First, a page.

If you can - I'd cheat, and take a measuring tape into the fitting room with me. When I find a swimsuit that fits my hiney perfectly, I'd lay the suit down on the fitting room floor and measure the back hip (side-seam-to-side-seam) and write that measurement down. Same with my bust, belly, and front hip. Any non-swim pattern I adapt, I know I'll need to shrink down those same finished measurements.
Add seam allowance to these measurements (preferably a 1/2" SA at least, to keep that pesky slippery fabric from getting sucked into the sewing machine!) and compare them to the pattern pieces in your size. How much width do you need to remove from the bust, waist, and hips to match those measurements? As with adding/removing length from a garment, you will want to remove width from throughout the pattern piece. If you take all the width out of the center fold, your neckline will be super narrow. If you take it all out of the side seam, your neckline will be super wide. Try and take even amounts out of the center fold of the pattern, the side seams, and a mid-point between them to preserve strap and bodice details/proportions.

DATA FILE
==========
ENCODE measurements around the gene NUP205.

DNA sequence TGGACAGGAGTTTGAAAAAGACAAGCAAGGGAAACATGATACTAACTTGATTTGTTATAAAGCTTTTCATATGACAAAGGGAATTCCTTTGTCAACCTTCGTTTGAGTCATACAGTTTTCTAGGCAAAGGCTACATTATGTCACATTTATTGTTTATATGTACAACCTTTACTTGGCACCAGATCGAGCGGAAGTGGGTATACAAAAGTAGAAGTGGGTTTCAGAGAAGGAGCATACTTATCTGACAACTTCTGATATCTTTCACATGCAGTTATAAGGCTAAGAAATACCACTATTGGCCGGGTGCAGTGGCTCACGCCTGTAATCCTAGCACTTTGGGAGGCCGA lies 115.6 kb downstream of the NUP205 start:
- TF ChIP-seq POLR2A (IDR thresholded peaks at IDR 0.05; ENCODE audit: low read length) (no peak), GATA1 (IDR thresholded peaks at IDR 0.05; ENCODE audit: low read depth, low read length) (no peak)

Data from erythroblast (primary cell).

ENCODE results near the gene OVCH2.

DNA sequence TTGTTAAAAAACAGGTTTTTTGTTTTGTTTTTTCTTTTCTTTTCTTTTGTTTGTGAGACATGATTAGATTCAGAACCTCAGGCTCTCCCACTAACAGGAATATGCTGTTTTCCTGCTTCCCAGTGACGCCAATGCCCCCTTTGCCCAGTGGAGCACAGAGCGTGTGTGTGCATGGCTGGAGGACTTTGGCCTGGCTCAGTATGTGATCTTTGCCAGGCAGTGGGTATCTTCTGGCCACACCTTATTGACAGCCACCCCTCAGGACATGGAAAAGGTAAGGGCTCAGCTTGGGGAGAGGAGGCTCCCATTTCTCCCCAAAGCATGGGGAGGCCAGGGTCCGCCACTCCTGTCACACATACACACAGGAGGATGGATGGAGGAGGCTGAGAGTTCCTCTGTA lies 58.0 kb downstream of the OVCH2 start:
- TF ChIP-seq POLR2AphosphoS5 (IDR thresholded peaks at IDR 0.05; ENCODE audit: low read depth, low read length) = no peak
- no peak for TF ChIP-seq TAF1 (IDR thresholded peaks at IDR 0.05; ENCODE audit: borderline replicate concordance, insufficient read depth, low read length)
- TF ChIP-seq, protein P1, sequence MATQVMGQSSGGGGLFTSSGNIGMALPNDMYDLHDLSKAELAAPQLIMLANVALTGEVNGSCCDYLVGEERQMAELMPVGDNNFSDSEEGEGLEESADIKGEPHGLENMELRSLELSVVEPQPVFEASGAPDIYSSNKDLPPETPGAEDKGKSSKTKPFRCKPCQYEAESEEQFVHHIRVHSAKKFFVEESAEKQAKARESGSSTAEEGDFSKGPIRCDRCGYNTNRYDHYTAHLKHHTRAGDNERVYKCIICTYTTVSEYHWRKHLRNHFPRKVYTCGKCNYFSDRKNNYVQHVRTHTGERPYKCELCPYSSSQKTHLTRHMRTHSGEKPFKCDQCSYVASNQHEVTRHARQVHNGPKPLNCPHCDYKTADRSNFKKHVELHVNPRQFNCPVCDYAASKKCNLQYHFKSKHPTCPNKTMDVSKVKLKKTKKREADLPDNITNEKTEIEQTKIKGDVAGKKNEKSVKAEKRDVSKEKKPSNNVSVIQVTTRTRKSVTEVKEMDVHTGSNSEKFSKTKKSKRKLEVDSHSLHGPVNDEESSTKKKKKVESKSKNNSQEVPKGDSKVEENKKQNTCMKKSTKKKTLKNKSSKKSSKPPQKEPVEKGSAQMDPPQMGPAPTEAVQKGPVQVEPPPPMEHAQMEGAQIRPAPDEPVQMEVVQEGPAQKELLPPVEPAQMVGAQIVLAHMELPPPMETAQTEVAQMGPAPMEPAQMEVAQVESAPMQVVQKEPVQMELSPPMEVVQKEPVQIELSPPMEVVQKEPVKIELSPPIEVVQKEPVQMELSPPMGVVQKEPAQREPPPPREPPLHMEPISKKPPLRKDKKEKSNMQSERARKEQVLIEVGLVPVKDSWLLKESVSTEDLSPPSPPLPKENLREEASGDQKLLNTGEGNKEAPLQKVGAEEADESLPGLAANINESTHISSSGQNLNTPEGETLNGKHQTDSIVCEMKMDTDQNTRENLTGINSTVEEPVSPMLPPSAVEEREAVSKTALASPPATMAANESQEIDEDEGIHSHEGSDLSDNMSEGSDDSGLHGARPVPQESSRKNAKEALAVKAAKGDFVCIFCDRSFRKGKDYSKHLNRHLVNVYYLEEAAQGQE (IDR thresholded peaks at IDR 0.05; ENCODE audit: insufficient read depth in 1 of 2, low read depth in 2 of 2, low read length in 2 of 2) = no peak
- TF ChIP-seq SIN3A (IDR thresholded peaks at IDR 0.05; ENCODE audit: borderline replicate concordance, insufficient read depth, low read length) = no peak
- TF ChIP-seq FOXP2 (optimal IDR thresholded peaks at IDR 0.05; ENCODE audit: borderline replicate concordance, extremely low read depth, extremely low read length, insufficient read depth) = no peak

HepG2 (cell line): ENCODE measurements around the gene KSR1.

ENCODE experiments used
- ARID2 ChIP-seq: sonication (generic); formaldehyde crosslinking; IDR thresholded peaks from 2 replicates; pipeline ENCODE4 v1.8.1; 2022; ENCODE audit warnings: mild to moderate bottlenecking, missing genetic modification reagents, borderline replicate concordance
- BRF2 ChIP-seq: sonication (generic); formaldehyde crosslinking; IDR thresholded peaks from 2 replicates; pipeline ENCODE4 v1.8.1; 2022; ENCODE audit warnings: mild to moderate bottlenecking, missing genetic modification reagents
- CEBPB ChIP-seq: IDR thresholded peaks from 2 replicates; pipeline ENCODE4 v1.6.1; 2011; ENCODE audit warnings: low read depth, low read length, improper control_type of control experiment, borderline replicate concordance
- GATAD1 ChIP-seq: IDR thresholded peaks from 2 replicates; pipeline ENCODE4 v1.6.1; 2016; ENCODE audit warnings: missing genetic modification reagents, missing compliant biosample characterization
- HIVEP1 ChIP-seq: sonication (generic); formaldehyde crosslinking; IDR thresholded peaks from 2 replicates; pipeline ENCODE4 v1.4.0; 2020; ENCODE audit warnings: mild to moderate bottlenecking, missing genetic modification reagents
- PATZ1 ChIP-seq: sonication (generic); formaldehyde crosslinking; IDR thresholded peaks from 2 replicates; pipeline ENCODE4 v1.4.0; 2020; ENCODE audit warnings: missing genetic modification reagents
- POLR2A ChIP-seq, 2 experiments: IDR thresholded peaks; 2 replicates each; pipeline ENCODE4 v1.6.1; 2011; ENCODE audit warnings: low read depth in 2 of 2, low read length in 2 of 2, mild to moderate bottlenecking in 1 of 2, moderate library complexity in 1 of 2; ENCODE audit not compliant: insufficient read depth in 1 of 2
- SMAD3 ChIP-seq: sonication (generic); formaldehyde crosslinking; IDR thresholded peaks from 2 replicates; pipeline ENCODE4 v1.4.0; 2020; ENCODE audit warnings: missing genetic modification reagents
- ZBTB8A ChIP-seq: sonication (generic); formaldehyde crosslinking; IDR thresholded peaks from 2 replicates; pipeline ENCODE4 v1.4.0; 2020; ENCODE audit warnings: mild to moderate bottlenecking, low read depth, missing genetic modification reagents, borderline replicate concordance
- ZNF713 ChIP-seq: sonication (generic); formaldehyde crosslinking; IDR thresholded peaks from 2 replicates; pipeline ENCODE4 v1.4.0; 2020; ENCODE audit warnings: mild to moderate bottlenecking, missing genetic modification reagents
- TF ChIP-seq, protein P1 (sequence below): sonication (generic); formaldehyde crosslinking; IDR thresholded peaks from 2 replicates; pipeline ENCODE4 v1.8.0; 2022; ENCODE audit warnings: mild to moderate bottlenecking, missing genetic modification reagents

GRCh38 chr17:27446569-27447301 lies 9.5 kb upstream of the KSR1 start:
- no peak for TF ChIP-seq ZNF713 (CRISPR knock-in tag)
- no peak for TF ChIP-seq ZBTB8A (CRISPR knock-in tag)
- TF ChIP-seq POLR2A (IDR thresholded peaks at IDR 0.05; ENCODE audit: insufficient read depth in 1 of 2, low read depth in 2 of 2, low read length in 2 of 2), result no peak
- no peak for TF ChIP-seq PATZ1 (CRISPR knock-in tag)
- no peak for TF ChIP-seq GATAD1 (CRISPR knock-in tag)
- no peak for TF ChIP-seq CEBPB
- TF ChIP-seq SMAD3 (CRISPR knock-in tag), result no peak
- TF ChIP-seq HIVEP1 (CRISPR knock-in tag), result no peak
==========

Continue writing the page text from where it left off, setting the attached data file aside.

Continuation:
Don't let fancy words fool you! The MOST true lesson I learned last summer, that still applies today, is that sewing swim-wear is doable! I hope you'll follow along with me on instagram (@beccaduvalphoto) and check back in with me here as I sew my new suit! I'm one of those high-participation bloggers - I thrive on your interest and interaction! Please stop me and ask me questions as I go. I want to make this project as educational as possible, and catered to YOU!
So... where did I lose you? Who is still with me? Who is going to brave a swim hack with me? WE CAN DO THIS! And pretty fabric can help ;)